There will be a moment when the head judge will say a sentence like “… and JUDGES will distribute…”. Yes, we need to listen to announcements, and also take a look at the other judges (first, in case we have difficulties in hearing the announcements, so that we can realize that it’s time to start the distribution; then, also to help the judges in the rows next to ours, in case they are slower and will need help).

The head judge will make a few other announcements, and each judge will need to be aware of what the players should be doing at any time, to give them the best assistance.

There will be moments when the head judge will say “If you haven’t received XX, please raise your hand”; if you are still distributing that object, just continue; if you finished distributing that object, please look around you, especially at your assigned buddy, and help him if needed.


1)     Each judge will DISTRIBUTE one waiver to each player.

2)     Each judge will DISTRIBUTE one playmat, one promo, one pen, one deckbox to each player (if there will be other objects, it will be communicated on Saturday morning).

For big objects like playmats, I encourage you to ask players for assistance, like giving two playmats at the beginning of the row and saying “Can you please pass them until the end of the row?”, I am very confident that it’s fast and no playmats will be lost.

For small objects like promos and pens, I encourage you to walk between rows and distribute them yourself.

Write the table number of any missing player on the paper you will receive (we will need to give goodies to that player, if he arrives later).

3)     Each judge will COLLECT decklists and waivers

Please do NOT divide decklists from waivers; grab both and put them together in your pile; the goal is to have a fast player meeting and we will be able to divide them while players are playing the first round (“but it takes only three seconds”, yes, I agree… and with your 80 players it takes 4 minutes and it’s not at all a good reason to keep players doing nothing for 4 extra minutes!)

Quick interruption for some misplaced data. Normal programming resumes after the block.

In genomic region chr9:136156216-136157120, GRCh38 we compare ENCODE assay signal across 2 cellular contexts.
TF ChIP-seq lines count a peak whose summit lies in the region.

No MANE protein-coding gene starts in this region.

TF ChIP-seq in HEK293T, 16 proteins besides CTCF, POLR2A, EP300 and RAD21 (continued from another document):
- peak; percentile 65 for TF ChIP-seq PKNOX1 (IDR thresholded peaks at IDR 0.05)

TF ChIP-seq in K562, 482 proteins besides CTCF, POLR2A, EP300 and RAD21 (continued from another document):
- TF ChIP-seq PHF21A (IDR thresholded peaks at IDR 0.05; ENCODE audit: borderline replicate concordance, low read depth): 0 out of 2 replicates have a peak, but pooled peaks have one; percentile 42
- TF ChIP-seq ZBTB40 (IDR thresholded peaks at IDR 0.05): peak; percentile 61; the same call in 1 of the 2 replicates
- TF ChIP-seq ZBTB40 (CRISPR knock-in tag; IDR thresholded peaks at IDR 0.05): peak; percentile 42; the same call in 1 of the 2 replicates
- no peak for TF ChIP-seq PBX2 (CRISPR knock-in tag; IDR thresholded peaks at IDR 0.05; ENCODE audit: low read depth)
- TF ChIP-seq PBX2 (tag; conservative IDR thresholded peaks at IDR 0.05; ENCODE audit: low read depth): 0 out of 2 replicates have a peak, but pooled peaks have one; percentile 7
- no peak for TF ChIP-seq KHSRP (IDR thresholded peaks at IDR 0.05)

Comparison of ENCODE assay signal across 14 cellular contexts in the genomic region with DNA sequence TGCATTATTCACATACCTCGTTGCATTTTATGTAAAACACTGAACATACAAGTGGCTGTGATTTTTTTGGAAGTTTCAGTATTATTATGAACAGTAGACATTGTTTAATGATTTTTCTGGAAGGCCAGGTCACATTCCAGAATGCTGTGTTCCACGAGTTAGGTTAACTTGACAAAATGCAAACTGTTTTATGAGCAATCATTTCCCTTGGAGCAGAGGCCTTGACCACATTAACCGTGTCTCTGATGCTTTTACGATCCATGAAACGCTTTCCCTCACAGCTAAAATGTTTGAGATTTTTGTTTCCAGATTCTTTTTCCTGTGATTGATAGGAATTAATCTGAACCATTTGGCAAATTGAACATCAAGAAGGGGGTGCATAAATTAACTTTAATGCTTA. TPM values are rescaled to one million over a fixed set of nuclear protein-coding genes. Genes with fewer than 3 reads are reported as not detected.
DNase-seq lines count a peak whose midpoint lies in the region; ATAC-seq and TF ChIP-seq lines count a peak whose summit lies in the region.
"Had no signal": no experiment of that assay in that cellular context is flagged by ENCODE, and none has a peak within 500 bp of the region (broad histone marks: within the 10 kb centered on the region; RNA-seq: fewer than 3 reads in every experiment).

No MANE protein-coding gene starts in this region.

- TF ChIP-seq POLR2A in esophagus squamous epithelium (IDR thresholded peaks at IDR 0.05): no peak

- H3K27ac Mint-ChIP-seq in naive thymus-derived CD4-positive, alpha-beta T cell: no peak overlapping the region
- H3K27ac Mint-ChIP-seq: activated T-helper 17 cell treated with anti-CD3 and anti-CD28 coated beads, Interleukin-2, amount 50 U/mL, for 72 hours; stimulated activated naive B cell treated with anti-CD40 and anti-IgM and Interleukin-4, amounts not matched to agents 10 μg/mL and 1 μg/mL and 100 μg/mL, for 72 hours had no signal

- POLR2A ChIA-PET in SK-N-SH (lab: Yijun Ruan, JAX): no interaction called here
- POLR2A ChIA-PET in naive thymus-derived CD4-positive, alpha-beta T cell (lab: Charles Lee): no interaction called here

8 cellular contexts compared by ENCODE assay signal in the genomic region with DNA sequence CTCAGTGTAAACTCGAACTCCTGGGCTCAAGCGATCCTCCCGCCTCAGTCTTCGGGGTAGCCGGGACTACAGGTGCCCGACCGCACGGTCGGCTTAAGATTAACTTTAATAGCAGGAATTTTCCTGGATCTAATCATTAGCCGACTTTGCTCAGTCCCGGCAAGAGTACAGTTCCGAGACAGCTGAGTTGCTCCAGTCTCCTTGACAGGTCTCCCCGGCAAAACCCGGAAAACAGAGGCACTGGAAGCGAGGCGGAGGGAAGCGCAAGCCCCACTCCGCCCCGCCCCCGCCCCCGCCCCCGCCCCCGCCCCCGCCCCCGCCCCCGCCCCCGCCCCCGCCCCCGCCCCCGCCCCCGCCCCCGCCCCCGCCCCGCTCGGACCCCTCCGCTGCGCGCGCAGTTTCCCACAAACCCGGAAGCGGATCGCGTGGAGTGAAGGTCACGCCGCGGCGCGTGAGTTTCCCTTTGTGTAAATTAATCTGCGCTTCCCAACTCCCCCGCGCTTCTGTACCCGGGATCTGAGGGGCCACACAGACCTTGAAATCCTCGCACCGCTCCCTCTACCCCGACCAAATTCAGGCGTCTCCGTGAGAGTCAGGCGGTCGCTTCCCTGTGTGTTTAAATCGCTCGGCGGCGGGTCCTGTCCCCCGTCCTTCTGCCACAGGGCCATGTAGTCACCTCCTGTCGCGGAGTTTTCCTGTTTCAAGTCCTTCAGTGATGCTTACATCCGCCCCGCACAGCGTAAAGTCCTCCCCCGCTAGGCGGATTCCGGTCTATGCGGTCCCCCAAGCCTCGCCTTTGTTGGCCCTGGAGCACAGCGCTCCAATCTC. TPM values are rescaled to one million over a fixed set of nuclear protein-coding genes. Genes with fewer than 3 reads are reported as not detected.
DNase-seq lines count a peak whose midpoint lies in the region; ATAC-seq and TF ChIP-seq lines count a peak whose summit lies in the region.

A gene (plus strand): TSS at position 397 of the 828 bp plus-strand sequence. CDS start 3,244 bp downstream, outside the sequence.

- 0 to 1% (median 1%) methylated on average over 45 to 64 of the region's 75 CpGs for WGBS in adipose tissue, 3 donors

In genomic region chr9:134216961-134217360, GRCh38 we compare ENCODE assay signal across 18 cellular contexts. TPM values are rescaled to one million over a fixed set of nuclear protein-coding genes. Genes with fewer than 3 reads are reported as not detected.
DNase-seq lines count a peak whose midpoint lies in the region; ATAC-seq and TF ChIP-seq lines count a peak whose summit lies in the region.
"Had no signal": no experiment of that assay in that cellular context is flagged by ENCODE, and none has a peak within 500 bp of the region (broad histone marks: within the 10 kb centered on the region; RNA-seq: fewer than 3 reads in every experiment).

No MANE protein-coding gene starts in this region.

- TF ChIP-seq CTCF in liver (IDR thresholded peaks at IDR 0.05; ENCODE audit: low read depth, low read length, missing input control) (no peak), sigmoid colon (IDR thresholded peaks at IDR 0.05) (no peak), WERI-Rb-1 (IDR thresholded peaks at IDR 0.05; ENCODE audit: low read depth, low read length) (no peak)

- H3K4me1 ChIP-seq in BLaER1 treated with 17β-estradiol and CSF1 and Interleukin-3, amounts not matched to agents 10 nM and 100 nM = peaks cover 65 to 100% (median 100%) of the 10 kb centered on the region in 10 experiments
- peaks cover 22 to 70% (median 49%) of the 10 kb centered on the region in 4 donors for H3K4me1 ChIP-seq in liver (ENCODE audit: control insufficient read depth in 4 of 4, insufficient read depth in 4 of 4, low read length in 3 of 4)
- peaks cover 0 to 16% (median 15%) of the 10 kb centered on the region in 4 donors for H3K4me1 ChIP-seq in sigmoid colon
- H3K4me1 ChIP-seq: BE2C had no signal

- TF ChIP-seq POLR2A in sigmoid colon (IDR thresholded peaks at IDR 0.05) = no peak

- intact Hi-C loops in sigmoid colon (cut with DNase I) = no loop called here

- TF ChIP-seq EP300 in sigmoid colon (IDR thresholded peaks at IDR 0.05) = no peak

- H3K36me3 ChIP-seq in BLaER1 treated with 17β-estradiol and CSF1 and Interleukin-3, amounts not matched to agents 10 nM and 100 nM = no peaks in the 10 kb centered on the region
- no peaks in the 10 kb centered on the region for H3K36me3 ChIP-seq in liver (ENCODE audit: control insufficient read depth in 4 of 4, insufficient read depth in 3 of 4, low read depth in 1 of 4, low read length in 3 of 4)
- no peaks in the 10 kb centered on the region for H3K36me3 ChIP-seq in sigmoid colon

Smaller table number at the top, bigger table number at the bottom.

Decklists & waivers should be brought to the decklist area (the precise location will be communicated on Saturday morning), where there will be papers with written table number ranges (find your table number range and put your waivers below the printed paper).

And, finally, here you have the map that got distributed to the judges at GP Madrid 2016 (very similar to the one from GP Montreal 2016, in the article about how to start a Limited GP):

Great Judges of the World: Sashi Kumar Balakrishnan

It appears that Sashi, better known as “Loco” or “CLoco”, is a local celebrity, with a past in the Malaysian music scene and a presence in a good number of shows.

You may do some research online to discover more about this part of him; actually, one day I may search for more information… but until today, I have always found it sufficient to know the person, one of the kindest, deepest and most welcoming and caring people you can find in the Magic environment… yes, a great friend!

Goodbye Kuala Lumpur, Goodbye Santiago, Goodbye Easter Island

… and another awesome adventure has come to an end.

Goodbye Malaysia, it has been a great week, and I want to remember it like this!

… and goodbye past adventures, it will be soon time for new ones!

I hope you enjoyed this article, and I’m looking forward to reading your comments.

The next article will bring us back to Europe, for two very interesting events.

The first one is probably my favorite type of event, the World Magic Cup, where about 70 countries will send their best players, some of them dressed in a folkloristic way, to hold their flag high and bring pride to their nations… let’s call it the “Olympics of Magic”!

The second one is a Grand Prix in what is very likely my favorite country, with my favorite language too: Spain, with the last Grand Prix in Europe for this year, in Madrid.


About Riccardo Tessitori

Riccardo Tessitori
Riccardo Tessitori

Riccardo Tessitori is a level 3 (former level 5) judge from Italy (and former Pro Player ^__^); he judged more than a hundred professional events, headjudged more than 40 Grand Prix events in Europe, the United States and Asia and has been headjudging Pro Tours and World Championships since 2009:

  • Pro Tour Kyoto 2009
  • Pro Tour Austin 2009
  • Worlds Chiba 2010
  • Pro Tour Philadelphia 2011
  • Pro Tour Barcelona 2012
  • World Magic Cup Indianapolis 2012
  • Pro Tour Dublin 2013
  • Pro Tour Valencia 2014
  • Pro Tour Brussels 2015
  • Pro Tour Madrid 2016